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This is a gesture known as the Christogram, and is considered the original “sign of the cross.” The fingers are positioned to form the Greek letters ICXC, an abbreviation of the Greek name of Christ: IHCOYC XRICTOC. This gesture is ubiquitous in Renaissance images of Christ and the apostles, as well as in portraits of Saints and clergy.

The Christogram is used today as a traditional gesture of blessing by priests in the Eastern Orthodox Church.

Curiously, the same gesture is known in Hindu and Buddhist traditions as the prana mudra, a symbol of healing.

Hans Memling, Christ blessing

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The emblem of the Jain religion, symbolizing its main tenet, the doctrine of nonviolence. The hand is in the position of the abhaya or “no fear” mudra, a gesture-symbol shared with Hinduism and Buddhism. The wheel in the center of the palm is the wheel of Samsara (or dharmachakra); the word in the center of the wheel reads ahimsa, “stop.”

Together, they represent the halting of the cycle of reincarnation through the practice of Jain asceticism, the avoidance of harm to any living creature.

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Universal  Jain

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ReikiThis is a fairly well known image, borrowed from Native American solar pictographs. It is used most often today to symbolize the energy-emitting hand of a Reiki or other spiritual healer. Reiki is a New Age healing practice that involves the manipulation of energy by initiates through symbols, which are created by moving the hands in specified patterns over the body. The meaning of the pictographic form, which is found in many places in the southwestern US, is unknown, but with its solar spiral likely represents a Shaman’s powers.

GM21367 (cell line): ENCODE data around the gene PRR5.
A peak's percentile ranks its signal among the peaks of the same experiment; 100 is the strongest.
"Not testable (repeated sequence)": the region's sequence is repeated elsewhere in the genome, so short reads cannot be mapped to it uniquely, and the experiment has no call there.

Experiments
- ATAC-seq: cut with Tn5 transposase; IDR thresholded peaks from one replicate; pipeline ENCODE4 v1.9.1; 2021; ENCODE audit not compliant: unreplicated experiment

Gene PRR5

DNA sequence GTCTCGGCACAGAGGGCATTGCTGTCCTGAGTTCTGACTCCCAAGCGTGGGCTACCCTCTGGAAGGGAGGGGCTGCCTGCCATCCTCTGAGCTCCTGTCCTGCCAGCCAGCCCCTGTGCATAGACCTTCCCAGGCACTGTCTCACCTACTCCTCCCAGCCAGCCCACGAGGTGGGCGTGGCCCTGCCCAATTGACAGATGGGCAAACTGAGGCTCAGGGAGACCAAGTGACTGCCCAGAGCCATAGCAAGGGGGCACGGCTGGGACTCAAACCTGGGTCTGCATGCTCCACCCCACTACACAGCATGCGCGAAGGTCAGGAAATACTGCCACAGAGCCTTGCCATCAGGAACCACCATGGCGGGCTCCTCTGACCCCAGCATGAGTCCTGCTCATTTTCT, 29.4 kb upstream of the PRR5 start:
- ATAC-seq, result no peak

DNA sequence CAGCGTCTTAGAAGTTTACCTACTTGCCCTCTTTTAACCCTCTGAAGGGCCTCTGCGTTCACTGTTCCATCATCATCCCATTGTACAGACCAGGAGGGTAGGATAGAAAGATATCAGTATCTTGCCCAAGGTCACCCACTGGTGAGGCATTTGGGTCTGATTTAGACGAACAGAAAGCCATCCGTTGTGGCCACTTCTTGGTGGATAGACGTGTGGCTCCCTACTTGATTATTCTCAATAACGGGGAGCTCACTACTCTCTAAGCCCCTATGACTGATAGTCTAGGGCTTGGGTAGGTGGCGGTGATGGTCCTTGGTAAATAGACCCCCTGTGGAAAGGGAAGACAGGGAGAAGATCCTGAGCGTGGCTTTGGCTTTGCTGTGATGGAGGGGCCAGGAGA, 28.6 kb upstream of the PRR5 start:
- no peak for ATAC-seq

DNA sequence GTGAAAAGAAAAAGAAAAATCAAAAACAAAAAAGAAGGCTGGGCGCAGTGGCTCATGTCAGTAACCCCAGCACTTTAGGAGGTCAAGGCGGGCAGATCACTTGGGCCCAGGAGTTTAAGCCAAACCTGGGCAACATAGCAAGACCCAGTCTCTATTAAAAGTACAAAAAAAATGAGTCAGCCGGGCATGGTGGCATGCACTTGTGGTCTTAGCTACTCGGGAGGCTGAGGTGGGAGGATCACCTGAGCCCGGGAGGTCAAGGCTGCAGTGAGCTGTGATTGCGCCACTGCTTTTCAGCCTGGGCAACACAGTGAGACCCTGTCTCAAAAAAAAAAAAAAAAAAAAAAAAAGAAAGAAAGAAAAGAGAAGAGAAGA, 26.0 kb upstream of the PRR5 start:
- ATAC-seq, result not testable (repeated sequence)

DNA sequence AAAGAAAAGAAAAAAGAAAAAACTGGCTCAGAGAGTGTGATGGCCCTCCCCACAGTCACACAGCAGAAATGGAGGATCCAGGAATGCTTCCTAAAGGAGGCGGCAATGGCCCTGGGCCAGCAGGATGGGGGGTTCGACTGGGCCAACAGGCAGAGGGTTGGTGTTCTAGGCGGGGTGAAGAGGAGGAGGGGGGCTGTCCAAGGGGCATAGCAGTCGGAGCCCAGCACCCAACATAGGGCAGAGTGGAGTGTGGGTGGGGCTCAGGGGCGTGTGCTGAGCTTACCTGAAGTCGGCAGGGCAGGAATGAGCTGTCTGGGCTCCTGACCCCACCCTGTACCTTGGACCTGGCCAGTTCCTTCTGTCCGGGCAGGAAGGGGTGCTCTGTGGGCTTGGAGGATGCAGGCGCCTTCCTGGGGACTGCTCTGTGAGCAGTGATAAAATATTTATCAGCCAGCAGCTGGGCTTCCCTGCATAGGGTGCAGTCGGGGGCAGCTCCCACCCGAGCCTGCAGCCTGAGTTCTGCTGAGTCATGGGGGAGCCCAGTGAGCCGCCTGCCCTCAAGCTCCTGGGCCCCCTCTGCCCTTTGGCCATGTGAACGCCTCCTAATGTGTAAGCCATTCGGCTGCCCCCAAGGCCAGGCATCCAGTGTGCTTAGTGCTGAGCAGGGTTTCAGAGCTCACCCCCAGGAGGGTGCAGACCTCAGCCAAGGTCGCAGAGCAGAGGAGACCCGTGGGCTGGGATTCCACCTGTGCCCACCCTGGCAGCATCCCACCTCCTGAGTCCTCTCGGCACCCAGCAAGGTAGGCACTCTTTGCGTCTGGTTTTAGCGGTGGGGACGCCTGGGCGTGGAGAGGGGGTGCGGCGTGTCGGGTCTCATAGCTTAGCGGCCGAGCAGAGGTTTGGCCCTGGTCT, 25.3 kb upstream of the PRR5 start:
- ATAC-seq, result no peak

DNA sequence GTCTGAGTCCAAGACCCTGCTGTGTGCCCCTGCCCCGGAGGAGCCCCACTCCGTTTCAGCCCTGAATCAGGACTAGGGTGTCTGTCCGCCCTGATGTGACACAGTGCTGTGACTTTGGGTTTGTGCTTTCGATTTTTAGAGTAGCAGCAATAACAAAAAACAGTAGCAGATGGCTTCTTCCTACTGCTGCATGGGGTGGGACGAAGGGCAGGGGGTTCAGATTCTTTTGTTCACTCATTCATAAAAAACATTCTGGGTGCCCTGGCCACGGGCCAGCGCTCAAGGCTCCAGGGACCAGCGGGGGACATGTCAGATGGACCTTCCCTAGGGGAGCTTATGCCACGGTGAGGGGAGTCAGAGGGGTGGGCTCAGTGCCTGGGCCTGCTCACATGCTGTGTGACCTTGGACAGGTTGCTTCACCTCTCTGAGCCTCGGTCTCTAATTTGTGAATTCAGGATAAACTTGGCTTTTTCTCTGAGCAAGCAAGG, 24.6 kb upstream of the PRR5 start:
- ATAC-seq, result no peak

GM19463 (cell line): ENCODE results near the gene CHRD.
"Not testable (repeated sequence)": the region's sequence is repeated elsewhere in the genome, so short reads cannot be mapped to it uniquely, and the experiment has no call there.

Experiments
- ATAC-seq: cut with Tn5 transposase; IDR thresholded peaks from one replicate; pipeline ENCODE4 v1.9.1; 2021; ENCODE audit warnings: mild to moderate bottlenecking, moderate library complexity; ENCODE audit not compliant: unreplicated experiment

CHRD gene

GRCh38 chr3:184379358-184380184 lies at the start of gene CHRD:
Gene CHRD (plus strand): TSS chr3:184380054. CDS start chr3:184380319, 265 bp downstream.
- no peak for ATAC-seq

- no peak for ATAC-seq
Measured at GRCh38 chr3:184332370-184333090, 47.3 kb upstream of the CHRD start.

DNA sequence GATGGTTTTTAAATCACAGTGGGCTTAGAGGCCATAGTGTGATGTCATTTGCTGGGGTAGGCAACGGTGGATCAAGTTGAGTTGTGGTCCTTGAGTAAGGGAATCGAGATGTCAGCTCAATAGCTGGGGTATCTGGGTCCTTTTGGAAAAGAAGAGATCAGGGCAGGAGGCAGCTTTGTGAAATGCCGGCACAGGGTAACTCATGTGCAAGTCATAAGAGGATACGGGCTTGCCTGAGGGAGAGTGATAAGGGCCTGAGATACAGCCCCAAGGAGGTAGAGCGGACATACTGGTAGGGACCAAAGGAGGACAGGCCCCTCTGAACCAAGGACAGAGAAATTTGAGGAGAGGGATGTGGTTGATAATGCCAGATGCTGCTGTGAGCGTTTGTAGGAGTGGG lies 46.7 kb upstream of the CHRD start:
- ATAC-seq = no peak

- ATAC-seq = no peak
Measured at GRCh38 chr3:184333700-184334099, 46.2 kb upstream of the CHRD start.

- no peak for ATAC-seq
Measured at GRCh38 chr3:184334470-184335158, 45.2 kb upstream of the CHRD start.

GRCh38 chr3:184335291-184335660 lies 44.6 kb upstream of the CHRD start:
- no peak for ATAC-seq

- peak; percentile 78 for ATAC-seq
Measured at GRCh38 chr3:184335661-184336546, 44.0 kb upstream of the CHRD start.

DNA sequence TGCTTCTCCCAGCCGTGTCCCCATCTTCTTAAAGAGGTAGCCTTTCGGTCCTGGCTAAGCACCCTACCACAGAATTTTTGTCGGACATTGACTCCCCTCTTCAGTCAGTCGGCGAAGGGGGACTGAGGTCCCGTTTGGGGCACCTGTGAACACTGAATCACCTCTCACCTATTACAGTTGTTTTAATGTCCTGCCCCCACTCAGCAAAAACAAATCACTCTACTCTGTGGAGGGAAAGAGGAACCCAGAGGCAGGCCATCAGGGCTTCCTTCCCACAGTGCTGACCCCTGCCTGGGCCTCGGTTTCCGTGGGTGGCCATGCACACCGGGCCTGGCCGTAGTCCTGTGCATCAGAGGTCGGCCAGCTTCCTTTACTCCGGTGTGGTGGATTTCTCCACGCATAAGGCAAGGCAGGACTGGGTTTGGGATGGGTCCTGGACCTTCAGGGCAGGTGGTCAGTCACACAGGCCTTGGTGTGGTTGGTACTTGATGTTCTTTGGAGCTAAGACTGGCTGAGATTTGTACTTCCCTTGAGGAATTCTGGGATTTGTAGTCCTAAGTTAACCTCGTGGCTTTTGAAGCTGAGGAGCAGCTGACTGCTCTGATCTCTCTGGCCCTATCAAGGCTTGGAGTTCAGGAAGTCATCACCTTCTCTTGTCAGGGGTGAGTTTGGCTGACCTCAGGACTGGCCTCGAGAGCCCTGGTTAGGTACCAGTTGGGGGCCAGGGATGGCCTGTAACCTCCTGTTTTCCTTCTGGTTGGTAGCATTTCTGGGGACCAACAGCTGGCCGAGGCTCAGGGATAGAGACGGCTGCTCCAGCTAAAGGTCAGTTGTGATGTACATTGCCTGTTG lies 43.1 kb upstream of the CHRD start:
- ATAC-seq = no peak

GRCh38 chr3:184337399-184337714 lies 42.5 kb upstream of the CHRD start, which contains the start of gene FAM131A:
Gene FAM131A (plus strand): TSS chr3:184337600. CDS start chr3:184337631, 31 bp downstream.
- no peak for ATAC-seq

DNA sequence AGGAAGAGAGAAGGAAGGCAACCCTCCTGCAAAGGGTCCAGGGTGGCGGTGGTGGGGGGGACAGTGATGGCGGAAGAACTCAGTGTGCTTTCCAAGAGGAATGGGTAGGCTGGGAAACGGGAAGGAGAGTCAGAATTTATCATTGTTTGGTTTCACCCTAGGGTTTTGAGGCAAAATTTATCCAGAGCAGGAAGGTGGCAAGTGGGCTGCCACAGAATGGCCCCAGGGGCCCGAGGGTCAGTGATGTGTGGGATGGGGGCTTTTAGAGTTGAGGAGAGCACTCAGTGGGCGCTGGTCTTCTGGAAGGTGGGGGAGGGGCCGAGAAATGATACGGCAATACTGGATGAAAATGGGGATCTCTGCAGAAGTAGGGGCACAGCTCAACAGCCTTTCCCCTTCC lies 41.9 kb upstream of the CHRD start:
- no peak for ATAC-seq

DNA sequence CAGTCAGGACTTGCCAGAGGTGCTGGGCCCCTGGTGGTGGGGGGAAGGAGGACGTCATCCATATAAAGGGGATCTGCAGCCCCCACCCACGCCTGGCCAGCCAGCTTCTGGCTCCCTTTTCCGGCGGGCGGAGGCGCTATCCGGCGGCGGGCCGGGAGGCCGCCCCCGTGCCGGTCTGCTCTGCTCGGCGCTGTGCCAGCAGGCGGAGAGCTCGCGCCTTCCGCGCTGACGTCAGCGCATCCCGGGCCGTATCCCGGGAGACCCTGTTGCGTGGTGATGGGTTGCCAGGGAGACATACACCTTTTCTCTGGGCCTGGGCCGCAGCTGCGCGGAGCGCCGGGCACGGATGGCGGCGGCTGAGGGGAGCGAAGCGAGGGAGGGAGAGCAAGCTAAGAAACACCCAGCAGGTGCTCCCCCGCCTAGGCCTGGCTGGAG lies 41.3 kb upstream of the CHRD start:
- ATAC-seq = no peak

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A grisly magical charm popular with thieves in the sixteenth and seventeenth centuries, the hand of glory was a candle made from the dried hand of a hanged convict through a complicated recipe that also included herbs, horse dung, peppers, and salt. The hand would be carefully mummified, and then joined to or turned into a candle using tallow from a hanged corpse. (whether this is from the same corpse is apparently irrelevant). Set alight, the hand was reputed to have the power to render the occupants of a household insensible, making burglary a simple task.

A hand of glory